By Alex Preda
Interpreting the formation of medical wisdom in regards to the AIDS epidemic within the Nineteen Eighties, Alex Preda highlights the metaphors, narratives, and classifications which framed medical hypotheses concerning the nature of the infectious agent and its transmission. Preda compares those arguments with these utilized in the clinical research of SARS. He demonstrates how clinical wisdom approximately epidemics is formed via cultural narratives and different types of social notion via a close overview of biomedical courses.
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This process was related to a conﬂict in the medical world and later led to a political agreement between the presidents of France and the US about which researcher identiﬁed what retrovirus (Rawling 1994, p. 343; Grmek 1990). Furthermore, AZT (azidothymidine), one of the main drugs used in AIDS therapy, had been developed in the mid-1960s and had therefore been known for a long time (Arno and Feiden 1993, p. 247). It has been used in AIDS therapy only since 1987. Medical historians argue that it was exactly this frame of established medical knowledge about the retroviruses and the immune system, along with the advances in lab analysis techniques that have made possible the identiﬁcation and description of such a complex syndrome as AIDS (Grmek 1990; Oppenheimer 1988, 1992).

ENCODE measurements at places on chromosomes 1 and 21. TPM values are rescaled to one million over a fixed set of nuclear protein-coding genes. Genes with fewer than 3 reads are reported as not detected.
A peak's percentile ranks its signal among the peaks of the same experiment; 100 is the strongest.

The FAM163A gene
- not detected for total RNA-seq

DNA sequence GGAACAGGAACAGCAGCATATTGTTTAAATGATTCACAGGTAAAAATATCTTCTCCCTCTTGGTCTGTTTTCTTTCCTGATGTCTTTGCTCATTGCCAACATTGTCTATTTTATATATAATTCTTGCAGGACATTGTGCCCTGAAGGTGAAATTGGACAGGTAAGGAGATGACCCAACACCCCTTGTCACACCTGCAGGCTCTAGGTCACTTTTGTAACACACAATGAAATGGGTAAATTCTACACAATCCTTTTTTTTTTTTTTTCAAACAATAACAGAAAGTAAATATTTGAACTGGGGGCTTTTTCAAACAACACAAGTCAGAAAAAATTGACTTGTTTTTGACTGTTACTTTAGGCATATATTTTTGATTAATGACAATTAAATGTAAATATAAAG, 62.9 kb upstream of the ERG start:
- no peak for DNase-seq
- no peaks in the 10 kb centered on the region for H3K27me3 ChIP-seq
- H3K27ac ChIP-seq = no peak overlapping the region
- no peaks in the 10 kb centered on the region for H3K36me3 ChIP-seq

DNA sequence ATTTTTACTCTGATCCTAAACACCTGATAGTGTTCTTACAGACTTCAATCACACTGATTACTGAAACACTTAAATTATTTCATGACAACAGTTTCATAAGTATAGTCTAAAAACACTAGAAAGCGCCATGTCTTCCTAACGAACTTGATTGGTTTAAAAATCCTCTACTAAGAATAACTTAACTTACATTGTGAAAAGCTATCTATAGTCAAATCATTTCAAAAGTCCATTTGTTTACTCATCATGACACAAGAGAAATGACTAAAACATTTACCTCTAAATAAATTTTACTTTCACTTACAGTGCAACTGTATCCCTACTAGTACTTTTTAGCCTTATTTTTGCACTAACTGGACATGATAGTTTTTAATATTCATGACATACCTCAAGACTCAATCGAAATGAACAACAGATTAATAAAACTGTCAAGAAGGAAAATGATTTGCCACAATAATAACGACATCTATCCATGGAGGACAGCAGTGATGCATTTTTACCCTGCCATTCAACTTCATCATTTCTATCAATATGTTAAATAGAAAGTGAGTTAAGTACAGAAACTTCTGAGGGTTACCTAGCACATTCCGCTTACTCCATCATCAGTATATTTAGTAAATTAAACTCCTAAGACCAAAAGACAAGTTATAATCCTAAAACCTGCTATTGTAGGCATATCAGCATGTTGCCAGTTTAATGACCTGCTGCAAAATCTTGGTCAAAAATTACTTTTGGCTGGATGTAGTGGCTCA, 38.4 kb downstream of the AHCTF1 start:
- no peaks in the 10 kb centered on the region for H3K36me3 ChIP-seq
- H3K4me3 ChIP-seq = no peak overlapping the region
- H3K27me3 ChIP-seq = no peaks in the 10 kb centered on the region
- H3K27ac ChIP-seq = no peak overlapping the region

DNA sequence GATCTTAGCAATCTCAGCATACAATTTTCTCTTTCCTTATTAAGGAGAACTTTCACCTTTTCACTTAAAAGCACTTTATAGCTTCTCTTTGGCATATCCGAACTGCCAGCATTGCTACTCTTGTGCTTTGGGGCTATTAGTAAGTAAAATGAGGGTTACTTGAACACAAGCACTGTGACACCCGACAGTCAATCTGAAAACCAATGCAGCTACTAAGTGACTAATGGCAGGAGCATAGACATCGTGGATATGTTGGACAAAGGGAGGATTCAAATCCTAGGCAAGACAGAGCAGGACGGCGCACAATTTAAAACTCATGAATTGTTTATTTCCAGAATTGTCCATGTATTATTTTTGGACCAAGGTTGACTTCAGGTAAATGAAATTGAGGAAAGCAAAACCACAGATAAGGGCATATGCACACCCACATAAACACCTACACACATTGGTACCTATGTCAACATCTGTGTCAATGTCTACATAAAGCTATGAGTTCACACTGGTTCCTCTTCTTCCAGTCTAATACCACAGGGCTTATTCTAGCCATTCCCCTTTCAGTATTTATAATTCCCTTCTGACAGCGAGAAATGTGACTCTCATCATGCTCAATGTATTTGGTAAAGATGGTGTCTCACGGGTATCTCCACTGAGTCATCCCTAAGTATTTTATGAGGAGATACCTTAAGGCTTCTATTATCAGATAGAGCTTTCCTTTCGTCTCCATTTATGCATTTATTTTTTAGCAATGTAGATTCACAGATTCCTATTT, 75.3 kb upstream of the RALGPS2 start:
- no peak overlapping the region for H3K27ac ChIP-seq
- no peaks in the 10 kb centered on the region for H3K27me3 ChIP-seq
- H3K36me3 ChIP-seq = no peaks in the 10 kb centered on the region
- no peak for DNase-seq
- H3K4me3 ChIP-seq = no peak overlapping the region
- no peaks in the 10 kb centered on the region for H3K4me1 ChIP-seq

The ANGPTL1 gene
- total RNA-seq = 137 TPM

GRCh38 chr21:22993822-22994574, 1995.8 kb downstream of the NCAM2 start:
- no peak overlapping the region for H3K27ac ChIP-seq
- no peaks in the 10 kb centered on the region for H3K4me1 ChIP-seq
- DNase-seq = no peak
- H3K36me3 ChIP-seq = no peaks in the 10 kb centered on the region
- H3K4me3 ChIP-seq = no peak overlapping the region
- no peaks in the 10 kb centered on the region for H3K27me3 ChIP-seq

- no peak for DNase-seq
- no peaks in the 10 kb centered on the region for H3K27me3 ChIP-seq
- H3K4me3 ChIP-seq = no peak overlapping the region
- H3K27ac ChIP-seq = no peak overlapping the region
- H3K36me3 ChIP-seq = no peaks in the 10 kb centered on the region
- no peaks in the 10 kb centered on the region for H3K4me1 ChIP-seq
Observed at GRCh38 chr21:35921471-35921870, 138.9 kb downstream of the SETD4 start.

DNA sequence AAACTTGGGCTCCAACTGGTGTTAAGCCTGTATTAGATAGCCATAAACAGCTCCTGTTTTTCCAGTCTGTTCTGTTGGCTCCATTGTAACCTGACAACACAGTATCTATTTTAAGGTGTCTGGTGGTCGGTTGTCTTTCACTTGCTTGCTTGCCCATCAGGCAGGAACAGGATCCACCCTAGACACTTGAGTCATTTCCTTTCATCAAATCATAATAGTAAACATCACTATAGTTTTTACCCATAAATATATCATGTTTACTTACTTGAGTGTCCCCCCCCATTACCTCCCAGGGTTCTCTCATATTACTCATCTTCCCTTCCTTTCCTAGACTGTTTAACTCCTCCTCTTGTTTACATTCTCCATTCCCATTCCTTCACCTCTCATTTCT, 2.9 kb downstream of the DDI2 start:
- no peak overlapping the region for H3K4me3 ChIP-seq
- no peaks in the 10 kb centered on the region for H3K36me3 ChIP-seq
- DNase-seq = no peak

On the one hand, they are intrinsic to producing this content as written knowledge (and therefore as quintessentially scientiﬁc). On the other hand, they operate by selecting what is expressed (and expressible) scientiﬁc knowledge and what is not. , Prelli 1989; Gross 1999; Pera 1994; Berkenkotter and Huckin 1995; Fahnestock 1999; Halliday and Martin 1993; Maasen and Weingart 2000; Swales 1990; Urban and Silverstein 1996). Because these elements are intrinsic to making knowledge public and thereby legitimizing it, they show the historical and social boundaries within which scientiﬁc knowledge can be (re)produced.
Professional struggles between epidemiologists and “bench” scientists over the deﬁnitions of the syndrome (Oppenheimer 1992, p. 75), along with stereotypes, the power of epidemiological tradition, previous criticisms of the CDC (Centers for Disease Control and Prevention), and too rigid an orientation toward the hepatitis B model were responsible for delays. When it comes to discussing the knowledge background against which the ﬁrst opportunistic infections (and with them, the syndrome) were presented as new, mysterious, and problematic, historians embrace the orthodox viewpoint that they really were very new, mysterious, and problematic.